The 5 Most Popular Front-end Frameworks Compared

The 5 Most Popular Front-end Frameworks Compared

There’s a deluge of CSS front-end frameworks available nowadays. But the number of really good ones can be narrowed down to just a few. In this article, I’ll compare what I think are the five best front-end frameworks available today.

Each framework has its own strengths and weaknesses, and specific areas of application, allowing you to choose based on the needs of a specific project. For example, if your project is simple, there’s no need to use a complex framework. Also, many of the options are modular, allowing you to use only the components you need, or even mix components from different front-end frameworks.

The front-end frameworks I’m going to explore are presented based on their GitHub popularity, beginning with the most popular, which is, of course, Bootstrap.

Note that some of the information below will go out of date from the time of publication – such as GitHub stars and version numbers – so be aware of this if you’re reading this article long after the publication date. Also note that the framework sizes are the minified sizes of the necessary CSS and JavaScript files.

1. Bootstrap

Bootstrap is the undisputed leader among the available front-end frameworks today. Given its huge popularity, which is still growing every day, you can be sure that this wonderful toolkit won’t fail you, or leave you alone on your way to building successful websites.

Front-end framework 1: Bootstrap

  • Creators: Mark Otto and Jacob Thornton.
  • Released: 2011
  • Current version: 4.*.*
  • Popularity: 126,202 stars on GitHub
  • Description: “Sleek, intuitive, and powerful front-end framework for faster and easier web development.”
  • Core concepts/principles: RWD and mobile first.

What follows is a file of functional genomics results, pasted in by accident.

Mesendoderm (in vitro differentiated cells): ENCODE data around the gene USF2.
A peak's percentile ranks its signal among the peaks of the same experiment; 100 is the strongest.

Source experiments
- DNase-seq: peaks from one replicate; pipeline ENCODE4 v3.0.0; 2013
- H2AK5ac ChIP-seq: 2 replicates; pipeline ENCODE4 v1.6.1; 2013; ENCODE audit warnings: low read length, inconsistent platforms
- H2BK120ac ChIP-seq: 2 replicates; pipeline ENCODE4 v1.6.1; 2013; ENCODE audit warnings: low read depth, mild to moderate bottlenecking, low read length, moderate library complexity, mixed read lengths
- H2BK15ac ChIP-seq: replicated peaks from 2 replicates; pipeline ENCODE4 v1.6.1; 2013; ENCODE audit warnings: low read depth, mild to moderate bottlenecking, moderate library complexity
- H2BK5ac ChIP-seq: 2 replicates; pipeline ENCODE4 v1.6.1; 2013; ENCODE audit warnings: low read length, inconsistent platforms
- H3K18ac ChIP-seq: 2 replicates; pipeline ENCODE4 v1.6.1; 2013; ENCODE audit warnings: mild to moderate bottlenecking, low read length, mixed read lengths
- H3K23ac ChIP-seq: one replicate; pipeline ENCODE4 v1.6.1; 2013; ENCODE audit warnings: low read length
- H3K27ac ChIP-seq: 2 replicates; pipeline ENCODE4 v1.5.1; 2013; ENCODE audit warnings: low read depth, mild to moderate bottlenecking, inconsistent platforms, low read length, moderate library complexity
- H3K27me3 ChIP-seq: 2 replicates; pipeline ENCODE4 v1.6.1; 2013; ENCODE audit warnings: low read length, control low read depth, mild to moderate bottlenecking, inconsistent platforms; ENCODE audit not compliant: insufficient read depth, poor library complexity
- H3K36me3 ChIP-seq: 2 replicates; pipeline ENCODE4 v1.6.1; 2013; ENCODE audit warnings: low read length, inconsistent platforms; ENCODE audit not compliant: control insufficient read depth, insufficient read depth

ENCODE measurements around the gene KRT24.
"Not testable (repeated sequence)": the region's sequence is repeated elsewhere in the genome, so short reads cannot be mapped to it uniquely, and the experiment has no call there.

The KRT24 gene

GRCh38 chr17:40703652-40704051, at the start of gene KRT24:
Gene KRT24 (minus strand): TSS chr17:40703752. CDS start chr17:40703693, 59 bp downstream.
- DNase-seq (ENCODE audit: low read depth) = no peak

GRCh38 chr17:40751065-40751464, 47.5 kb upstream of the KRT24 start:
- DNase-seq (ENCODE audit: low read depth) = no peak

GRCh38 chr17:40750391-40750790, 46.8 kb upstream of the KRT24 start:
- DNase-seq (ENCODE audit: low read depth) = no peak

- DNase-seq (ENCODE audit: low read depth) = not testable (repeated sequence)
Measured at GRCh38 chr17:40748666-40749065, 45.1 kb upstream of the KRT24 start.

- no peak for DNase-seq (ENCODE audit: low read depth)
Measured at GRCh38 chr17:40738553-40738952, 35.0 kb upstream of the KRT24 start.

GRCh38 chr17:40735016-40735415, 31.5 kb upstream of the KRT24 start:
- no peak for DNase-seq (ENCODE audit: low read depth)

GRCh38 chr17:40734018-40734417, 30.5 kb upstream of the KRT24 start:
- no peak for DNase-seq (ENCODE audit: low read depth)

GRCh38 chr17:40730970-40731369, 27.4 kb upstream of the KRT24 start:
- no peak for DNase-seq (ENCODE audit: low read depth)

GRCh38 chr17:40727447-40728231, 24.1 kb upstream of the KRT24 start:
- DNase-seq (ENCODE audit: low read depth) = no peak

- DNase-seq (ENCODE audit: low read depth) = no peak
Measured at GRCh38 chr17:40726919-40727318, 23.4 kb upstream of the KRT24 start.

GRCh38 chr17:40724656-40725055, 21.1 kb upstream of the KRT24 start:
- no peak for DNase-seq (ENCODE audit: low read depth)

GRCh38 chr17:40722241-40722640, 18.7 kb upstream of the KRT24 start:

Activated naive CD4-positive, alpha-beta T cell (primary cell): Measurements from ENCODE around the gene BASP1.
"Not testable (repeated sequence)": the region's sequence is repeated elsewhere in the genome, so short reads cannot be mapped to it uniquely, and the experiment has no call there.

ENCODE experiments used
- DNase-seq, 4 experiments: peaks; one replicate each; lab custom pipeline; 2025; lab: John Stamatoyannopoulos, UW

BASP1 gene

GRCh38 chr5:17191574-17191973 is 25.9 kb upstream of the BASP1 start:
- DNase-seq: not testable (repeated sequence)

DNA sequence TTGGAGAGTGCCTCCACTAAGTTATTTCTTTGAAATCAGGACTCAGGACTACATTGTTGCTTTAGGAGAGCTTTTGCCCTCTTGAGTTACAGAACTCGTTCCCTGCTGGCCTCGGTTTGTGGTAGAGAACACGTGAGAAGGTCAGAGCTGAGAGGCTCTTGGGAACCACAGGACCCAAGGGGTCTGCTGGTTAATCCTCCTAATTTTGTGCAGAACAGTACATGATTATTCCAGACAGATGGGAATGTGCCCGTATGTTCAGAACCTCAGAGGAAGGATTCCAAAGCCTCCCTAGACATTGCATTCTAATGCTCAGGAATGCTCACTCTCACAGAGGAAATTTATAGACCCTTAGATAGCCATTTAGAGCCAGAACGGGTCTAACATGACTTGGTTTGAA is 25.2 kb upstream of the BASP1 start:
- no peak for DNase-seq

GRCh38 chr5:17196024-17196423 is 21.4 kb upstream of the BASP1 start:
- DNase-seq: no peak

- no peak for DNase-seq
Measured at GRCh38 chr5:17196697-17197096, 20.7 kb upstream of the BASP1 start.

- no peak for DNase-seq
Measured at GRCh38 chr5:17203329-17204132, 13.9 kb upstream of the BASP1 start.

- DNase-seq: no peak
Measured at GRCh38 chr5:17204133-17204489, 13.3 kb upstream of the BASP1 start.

• Framework size: 592 KB (precompiled zip folder)
  • Preprocessor: Sass
  • Responsive: Yes
  • Modular: Yes
  • Starting templates/layouts: Yes
  • Icon set: Not included
  • Extras/Add-ons: None bundled, but many third-party plugins are available.
  • Unique components: Jumbotron, Card
  • Documentation: Excellent
  • Customization: Option for separate files for Grid system and Reboot, easy customization with Sass; no online customizer
  • Browser support: Latest releases of Firefox, Chrome, Safari, IE810-11-Microsoft Edge.
  • License: MIT

Notes on Bootstrap

The main strength of Bootstrap is its huge popularity. Technically, it’s not necessarily better than the others in the list, but it offers many more resources (articles and tutorials, third-party plugins and extensions, theme builders, and so on) than the other four front-end frameworks combined. In short, Bootstrap is everywhere. And this is the main reason people continue to choose it.

If you’d like to learn more about Bootstrap, check out Your First Week With BootstrapBootstrap: Related Tools & Skills, and 8 Practical Bootstrap Projects.

Note: By saying “unique components”, I mean that they’re unique compared only to the front-end frameworks mentioned in this list.

2. Foundation by ZURB

Foundation is the second big player in this front-end framework comparison. With a solid company like ZURB backing it, this framework has a truly strong … well … foundation. After all, Foundation is used on many big websites including Facebook, Mozilla, Ebay, Yahoo! and National Geographic, to name a few.

Front-end framework 2: ZURB Foundation

  • Creators: ZURB
  • Released: 2011
  • Current version:6
  • Popularity: 27, 497 stars on GitHub
  • Description: “The most advanced responsive front-end framework in the world”
  • Core concepts/principles: RWD, mobile first, semantic
  • Framework size: 233 KB
  • Preprocessors: Sass
  • Responsive: Yes
  • Modular: Yes
  • Starting templates/layouts: Yes
  • Icon set: Foundation Icon Fonts
  • Extras/Add-ons: Yes
  • Unique components: Icon Bar, Clearing Lightbox, Flex Video, Keystrokes, Joyride, Pricing Tables